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RE: [XP] Improvement

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  • Bryan Dollery
    Bill wrote ... You use it because its an improvement over other methods. We all use it because its better, because it works, and that s an improvement. ... I
    Message 1 of 37 , Aug 30, 2001
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      Bill wrote
      > >wecaputo@...
      > >> Brian Dollery:
      > >> >Did we improve from the first project, to the second?
      > >>
      > >> Why is improvement so important?
      >
      > >Why is XP important?
      >
      > I can think of a lot of reasons, but the main one for me is that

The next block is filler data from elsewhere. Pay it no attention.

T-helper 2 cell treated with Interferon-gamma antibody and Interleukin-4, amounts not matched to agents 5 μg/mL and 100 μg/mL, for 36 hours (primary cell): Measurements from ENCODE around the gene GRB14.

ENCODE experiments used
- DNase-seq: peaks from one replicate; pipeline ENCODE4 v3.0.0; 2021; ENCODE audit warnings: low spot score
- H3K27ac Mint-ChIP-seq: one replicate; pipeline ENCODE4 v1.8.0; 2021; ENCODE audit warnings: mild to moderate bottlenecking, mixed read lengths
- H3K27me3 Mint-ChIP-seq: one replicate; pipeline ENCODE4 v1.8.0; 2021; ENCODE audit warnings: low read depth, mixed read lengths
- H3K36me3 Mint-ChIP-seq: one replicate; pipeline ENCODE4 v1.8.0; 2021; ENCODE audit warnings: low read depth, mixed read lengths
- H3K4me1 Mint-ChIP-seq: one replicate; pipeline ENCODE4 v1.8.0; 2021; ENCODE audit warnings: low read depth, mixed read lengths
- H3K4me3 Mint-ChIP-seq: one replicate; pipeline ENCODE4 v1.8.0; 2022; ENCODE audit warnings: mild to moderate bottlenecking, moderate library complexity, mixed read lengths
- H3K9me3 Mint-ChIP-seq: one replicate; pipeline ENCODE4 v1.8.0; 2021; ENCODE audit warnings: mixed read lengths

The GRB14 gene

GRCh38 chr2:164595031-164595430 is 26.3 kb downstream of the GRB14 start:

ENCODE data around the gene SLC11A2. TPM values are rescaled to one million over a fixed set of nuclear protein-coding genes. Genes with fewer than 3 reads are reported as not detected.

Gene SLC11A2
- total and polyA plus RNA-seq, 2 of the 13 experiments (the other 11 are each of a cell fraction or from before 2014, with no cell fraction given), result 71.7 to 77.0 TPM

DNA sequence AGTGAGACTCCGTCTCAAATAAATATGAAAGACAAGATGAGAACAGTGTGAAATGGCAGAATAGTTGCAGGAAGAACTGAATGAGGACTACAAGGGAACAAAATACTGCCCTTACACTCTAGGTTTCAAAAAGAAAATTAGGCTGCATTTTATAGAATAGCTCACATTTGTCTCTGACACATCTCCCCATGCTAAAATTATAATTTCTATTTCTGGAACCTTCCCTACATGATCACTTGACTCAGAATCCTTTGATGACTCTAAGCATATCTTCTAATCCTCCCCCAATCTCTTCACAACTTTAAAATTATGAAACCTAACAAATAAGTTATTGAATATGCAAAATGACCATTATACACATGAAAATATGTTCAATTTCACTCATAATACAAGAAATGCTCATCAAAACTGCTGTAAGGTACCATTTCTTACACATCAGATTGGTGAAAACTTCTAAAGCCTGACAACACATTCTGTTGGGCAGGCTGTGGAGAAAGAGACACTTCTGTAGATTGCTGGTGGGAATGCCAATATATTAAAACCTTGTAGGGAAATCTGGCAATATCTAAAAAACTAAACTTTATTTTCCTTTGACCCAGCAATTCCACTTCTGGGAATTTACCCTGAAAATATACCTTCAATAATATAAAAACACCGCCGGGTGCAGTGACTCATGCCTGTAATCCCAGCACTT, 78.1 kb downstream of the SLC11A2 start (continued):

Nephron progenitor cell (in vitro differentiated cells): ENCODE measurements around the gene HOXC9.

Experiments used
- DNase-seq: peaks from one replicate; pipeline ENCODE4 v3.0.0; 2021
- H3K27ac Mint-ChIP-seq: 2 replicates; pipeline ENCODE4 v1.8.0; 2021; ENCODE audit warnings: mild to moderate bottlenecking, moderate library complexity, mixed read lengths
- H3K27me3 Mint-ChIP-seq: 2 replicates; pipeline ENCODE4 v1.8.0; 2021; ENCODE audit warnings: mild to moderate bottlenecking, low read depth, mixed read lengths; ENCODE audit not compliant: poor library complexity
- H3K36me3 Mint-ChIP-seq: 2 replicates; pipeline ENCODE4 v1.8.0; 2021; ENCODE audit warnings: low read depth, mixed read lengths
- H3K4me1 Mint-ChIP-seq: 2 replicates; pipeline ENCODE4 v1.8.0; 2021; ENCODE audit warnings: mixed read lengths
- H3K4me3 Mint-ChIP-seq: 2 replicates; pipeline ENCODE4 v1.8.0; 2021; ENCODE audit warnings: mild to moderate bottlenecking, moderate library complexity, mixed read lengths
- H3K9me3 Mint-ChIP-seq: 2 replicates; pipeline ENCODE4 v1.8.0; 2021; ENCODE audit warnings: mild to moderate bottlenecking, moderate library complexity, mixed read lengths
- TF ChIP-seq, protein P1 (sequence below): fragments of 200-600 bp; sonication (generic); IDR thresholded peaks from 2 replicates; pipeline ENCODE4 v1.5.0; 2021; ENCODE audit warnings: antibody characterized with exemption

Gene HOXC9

> it focuses
      > the team on the most important bits of a project better than other
      > techniques I have worked with.

      You use it because its an improvement over other methods. We all use it
      because its better, because it works, and that's an improvement.

      > Now back to the topic. I was asking a serious question.

      I know, and that was a serious answer.

      > If the first
      > project went well, why is improving over that, important?

      We want to minimise the cost and time taken to produce software. We may have
      done well the first time, but did we do our best? Can we do better? And,
      even if we can answer these questions, and come up with solutions, how do we
      test these solutions?

      What if XP isn't the best it can be. What if there is an even better